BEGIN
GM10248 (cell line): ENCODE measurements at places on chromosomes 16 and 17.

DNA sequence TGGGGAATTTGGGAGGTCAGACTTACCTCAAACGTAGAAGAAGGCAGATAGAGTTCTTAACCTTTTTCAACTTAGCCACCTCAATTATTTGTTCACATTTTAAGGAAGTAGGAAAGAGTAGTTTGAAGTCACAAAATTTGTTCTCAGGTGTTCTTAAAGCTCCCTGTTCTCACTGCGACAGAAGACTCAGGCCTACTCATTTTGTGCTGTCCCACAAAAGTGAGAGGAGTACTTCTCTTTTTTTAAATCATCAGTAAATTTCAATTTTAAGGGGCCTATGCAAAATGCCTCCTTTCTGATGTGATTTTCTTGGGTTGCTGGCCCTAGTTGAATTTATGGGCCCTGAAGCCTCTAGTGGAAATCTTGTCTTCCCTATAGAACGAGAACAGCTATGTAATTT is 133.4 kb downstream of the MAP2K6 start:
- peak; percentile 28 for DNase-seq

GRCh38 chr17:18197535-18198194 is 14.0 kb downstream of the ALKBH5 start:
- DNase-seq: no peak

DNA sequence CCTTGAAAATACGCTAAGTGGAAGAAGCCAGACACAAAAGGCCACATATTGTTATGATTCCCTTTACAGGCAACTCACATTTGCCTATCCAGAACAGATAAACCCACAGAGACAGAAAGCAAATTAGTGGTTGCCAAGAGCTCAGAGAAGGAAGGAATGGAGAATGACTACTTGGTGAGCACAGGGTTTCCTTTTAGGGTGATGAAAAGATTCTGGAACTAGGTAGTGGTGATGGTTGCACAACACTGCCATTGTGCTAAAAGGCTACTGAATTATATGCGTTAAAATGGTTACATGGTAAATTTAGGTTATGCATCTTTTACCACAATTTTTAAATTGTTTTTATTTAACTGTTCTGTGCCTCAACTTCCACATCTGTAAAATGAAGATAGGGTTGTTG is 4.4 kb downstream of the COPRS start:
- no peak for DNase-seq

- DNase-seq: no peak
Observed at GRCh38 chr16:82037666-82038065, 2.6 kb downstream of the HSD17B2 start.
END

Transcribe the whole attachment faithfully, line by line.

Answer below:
GM10248 (cell line): ENCODE measurements at places on chromosomes 16 and 17.

DNA sequence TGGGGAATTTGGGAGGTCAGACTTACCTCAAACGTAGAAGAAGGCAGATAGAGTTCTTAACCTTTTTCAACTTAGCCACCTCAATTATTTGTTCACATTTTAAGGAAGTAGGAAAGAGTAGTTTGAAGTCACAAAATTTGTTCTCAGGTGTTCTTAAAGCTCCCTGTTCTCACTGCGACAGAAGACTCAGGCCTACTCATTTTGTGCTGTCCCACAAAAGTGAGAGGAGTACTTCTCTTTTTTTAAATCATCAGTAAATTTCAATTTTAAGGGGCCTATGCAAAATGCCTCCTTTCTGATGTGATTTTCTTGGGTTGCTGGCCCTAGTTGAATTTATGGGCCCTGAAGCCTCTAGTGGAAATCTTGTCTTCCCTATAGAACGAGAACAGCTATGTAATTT is 133.4 kb downstream of the MAP2K6 start:
- peak; percentile 28 for DNase-seq

GRCh38 chr17:18197535-18198194 is 14.0 kb downstream of the ALKBH5 start:
- DNase-seq: no peak

DNA sequence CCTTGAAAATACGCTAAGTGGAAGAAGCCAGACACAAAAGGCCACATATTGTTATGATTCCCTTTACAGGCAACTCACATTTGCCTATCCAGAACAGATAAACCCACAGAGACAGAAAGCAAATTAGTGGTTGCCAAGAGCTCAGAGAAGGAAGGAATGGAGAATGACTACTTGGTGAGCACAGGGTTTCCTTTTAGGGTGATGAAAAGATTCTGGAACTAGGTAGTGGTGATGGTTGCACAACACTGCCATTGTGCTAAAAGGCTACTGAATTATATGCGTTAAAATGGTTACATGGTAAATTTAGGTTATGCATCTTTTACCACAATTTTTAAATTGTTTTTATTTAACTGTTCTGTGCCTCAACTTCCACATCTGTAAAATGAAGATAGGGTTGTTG is 4.4 kb downstream of the COPRS start:
- no peak for DNase-seq

- DNase-seq: no peak
Observed at GRCh38 chr16:82037666-82038065, 2.6 kb downstream of the HSD17B2 start.